For several quarters now, the bear argument against Netflix (NFLX 0.12%) has gone more or less as follows: Being the first mover into video streaming has given Netflix an edge, but as more and more networks launch their own streaming platforms, Netflix's advantage will be eroded.
This logic assumes that competitors like Amazon (AMZN -4.25%) Prime, Hulu, HBO Now, Showtime, Sling TV, and others will draw viewers away from the leading streamer, as they buff up their catalogs and pitches to streaming subscribers. The bears see streaming competition as a zero-sum game, where services are fighting for subscribers who will choose only one or two services.
A recent survey from RBC Capital Markets, however, seemed to disprove this theory. The survey of Netflix subscribers in the U.S., the U.K., and Brazil found that subscribers to Amazon Prime, which offers its own free streaming service, were actually more likely to subscribe to Netflix than non-Prime members:
As the chart above shows, 68% of Prime members were also Netflix subscribers, while just 51% of non-Prime members subscribed to Netflix. In other words, an Amazon Prime membership is positively correlated with a Netflix membership, exactly the opposite of what the naysayers are claiming. It turns out that Netflix and Amazon -- and likely other streaming services -- aren't an either/or proposition for customers, but a both/and.
Hastings told you this already
This shouldn't come as a big surprise to Netflix investors. CEO Reed Hastings has always argued that the Internet TV pie was big enough for multiple parties to share, and that the real opportunity was in breaking up linear TV and the traditional cable bundle.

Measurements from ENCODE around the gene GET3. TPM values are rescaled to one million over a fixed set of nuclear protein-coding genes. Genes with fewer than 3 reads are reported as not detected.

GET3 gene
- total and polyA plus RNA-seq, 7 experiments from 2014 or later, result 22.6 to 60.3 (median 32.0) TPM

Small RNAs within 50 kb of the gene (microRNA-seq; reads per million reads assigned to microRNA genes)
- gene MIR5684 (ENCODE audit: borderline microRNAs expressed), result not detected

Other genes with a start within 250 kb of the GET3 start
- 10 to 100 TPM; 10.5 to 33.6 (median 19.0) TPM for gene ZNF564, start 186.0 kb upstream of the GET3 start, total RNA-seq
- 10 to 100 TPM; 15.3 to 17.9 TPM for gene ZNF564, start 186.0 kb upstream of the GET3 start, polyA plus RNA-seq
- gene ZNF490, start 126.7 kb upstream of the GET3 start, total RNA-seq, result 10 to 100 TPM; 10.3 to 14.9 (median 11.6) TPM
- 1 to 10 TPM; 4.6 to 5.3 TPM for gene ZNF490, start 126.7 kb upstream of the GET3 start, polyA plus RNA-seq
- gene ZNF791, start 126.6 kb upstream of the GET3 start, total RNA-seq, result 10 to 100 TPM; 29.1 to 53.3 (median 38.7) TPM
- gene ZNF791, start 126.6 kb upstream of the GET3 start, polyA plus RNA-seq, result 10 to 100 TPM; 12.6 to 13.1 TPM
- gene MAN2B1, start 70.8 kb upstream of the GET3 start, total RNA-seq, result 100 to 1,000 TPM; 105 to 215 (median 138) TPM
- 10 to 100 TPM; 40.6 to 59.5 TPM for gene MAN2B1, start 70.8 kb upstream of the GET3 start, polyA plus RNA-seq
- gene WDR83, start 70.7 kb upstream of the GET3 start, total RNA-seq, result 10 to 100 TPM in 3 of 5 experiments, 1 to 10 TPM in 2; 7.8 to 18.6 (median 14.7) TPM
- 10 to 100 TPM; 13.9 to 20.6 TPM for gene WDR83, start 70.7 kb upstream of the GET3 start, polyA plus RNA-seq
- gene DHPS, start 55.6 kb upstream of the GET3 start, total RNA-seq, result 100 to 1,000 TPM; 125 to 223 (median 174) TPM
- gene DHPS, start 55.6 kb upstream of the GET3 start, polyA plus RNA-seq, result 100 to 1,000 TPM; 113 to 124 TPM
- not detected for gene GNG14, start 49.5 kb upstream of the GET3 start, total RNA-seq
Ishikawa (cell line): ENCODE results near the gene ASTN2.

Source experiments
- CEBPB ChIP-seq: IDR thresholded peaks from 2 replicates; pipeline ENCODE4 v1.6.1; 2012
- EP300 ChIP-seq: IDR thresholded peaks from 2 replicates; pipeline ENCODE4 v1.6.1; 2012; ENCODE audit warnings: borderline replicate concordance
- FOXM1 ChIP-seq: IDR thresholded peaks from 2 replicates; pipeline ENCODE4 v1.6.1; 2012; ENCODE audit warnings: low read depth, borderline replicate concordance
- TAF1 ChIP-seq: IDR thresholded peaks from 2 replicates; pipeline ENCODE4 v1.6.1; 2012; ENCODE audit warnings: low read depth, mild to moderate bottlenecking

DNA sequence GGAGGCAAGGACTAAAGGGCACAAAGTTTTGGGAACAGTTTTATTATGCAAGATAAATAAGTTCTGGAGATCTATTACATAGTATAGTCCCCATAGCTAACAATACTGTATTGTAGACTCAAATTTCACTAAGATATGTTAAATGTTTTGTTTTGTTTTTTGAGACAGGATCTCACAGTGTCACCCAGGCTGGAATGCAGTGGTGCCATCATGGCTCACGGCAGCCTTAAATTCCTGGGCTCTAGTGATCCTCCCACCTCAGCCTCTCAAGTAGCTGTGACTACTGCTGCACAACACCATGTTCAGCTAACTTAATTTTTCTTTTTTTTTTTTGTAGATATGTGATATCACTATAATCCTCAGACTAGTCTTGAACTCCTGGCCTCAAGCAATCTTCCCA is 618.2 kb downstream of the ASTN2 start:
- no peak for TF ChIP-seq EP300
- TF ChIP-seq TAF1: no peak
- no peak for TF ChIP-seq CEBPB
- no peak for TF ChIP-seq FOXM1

Here's what Netflix's "Long-Term View" manifesto has to say about competition:
Because the entertainment market is so broad, multiple firms can be successful. For example, HBO is now growing faster than in years past, while our business is also expanding. Many people will subscribe to both HBO and Netflix since we have different exclusive content. The transition to Internet TV, with its greater consumer satisfaction, will mean growth for many Internet TV services.
That prediction has turned out to be accurate thus far. Netflix has added members at the same time as HBO and other competitors, while cable and satellite TV providers are losing them. At a conference last year, Hastings predicted that Internet TV would grow each year for the next 20 years, while linear TV would decline. That transition will favor Netflix and a host of other companies.
The price is still nice
The other thing the bears forget is that at $10/month, Netflix is arguably the best bargain in entertainment. Not only is it cheaper than almost every other streaming option, but with the average viewer watching an hour and 40 minutes a day, according to Netflix tracker AllFlicks, they're paying just $0.20/hour for the pleasure.
By contrast, the average cable package costs Americans $99/month You would have to watch more than 16 hours of cable a day to get the same value as viewers get from Netflix, a virtually impossible task.
Not too long ago, all $10/month would get you was two rentals from the local Blockbuster. Consumers know that Netflix is a great value, and as the RBC survey shows, they're willing to pay for multiple services to get the convenience and the programming that they want. For the price of cable, they could afford Netflix and nine other streaming services.
For Netflix, then, it's clear that streaming isn't a zero-sum game. The addition of new streaming services arguably even helps the company, by convincing more Americans to give up cable.